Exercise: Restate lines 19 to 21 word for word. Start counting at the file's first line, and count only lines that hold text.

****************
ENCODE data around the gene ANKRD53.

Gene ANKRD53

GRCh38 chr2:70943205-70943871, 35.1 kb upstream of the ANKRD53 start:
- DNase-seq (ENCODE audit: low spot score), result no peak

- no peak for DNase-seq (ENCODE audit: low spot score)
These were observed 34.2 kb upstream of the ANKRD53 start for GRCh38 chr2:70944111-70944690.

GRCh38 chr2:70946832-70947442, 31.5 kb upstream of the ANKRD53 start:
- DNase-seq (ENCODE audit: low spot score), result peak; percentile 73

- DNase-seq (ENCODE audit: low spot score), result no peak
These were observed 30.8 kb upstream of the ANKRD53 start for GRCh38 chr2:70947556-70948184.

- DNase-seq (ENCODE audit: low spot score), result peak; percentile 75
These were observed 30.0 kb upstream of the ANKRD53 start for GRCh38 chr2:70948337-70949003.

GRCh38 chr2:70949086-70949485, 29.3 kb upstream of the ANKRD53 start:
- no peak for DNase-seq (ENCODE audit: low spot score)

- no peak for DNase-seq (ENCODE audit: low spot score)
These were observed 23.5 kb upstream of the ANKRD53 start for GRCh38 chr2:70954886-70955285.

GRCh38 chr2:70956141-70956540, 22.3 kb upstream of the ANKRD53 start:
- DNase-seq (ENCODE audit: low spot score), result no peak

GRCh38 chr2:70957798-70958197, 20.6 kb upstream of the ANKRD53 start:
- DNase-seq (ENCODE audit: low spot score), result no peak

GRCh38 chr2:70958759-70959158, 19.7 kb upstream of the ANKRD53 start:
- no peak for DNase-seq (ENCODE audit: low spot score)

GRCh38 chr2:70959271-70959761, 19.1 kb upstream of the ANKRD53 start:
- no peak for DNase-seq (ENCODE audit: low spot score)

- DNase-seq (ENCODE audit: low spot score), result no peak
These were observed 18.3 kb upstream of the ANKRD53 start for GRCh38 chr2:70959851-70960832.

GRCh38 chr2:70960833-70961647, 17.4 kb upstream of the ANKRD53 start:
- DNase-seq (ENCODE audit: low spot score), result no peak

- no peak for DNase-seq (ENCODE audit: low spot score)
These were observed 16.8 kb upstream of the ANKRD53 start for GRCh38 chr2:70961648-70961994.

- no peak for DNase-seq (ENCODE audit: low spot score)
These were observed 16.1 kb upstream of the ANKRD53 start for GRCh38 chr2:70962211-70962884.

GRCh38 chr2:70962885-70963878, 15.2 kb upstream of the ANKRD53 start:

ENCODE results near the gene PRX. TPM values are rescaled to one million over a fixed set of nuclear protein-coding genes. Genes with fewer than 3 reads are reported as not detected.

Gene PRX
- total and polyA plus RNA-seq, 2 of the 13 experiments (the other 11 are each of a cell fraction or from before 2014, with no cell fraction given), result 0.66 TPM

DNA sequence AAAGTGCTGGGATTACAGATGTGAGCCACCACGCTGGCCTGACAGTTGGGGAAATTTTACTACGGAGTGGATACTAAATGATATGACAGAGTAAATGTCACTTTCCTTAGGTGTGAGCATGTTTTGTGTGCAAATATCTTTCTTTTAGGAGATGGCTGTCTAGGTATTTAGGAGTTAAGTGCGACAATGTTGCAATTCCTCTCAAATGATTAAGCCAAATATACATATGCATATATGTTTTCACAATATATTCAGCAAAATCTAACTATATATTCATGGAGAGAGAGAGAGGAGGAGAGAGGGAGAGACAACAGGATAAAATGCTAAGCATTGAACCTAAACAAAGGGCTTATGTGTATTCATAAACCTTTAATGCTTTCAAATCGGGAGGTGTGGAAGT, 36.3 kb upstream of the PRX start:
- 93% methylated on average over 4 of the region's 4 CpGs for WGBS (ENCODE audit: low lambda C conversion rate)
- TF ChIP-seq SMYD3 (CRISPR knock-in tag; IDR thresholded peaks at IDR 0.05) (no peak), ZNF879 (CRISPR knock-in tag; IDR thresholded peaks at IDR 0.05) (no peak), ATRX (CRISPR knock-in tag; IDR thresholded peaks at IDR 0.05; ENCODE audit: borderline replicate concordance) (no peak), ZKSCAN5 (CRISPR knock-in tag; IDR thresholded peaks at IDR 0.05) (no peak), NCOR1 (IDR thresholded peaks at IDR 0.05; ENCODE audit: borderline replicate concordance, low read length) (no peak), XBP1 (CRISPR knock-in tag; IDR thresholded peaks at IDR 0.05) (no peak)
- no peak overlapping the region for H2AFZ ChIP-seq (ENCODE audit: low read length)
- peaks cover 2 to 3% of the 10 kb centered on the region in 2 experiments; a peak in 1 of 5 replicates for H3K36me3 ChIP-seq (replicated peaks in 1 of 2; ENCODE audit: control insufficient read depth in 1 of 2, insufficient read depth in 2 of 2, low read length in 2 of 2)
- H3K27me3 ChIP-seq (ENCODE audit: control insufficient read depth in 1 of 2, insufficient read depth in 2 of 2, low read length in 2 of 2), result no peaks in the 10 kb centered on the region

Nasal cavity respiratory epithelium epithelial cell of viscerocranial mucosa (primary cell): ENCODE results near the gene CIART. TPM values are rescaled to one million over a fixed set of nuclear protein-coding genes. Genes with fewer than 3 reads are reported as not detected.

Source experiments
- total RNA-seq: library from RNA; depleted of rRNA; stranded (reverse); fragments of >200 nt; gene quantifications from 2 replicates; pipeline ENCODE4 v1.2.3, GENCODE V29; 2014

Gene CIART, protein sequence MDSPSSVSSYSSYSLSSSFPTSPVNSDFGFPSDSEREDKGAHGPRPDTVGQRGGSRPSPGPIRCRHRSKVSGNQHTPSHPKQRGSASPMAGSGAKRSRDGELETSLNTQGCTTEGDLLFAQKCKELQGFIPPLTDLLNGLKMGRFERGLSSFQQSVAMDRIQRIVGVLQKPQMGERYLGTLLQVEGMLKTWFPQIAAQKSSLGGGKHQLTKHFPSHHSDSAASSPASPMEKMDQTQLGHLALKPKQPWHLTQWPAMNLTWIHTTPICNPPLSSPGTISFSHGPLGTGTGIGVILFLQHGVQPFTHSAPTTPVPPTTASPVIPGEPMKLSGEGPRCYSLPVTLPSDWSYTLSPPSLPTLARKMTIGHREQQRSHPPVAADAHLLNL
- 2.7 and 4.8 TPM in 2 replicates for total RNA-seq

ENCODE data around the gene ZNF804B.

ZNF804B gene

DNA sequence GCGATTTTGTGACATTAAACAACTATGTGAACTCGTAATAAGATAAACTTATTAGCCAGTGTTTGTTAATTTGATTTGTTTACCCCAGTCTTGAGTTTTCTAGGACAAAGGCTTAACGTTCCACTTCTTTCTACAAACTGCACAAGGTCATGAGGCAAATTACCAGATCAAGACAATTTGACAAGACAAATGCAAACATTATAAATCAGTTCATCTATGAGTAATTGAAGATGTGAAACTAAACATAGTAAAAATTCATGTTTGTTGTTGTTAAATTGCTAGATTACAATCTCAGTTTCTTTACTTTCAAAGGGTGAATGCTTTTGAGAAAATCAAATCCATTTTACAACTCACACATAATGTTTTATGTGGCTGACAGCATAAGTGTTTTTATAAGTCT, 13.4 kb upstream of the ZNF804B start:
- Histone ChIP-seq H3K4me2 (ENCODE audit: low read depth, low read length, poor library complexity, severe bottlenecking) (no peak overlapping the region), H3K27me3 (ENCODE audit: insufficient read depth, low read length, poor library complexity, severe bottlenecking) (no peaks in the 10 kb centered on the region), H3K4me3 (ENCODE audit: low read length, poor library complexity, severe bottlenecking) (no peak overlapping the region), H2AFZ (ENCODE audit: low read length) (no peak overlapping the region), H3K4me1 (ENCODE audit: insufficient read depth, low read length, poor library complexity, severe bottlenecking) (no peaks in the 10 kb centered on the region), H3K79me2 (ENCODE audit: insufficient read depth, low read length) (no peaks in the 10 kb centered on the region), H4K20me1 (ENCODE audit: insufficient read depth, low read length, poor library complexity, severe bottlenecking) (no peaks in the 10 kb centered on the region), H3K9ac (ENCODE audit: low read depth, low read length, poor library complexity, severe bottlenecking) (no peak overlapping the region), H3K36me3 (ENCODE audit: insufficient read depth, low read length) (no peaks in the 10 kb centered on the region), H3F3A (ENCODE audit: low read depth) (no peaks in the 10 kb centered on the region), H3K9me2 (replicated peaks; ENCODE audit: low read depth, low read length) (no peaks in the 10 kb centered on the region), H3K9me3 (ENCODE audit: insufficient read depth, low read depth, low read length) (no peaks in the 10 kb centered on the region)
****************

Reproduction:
GRCh38 chr2:70957798-70958197, 20.6 kb upstream of the ANKRD53 start:
- DNase-seq (ENCODE audit: low spot score), result no peak

GRCh38 chr2:70958759-70959158, 19.7 kb upstream of the ANKRD53 start: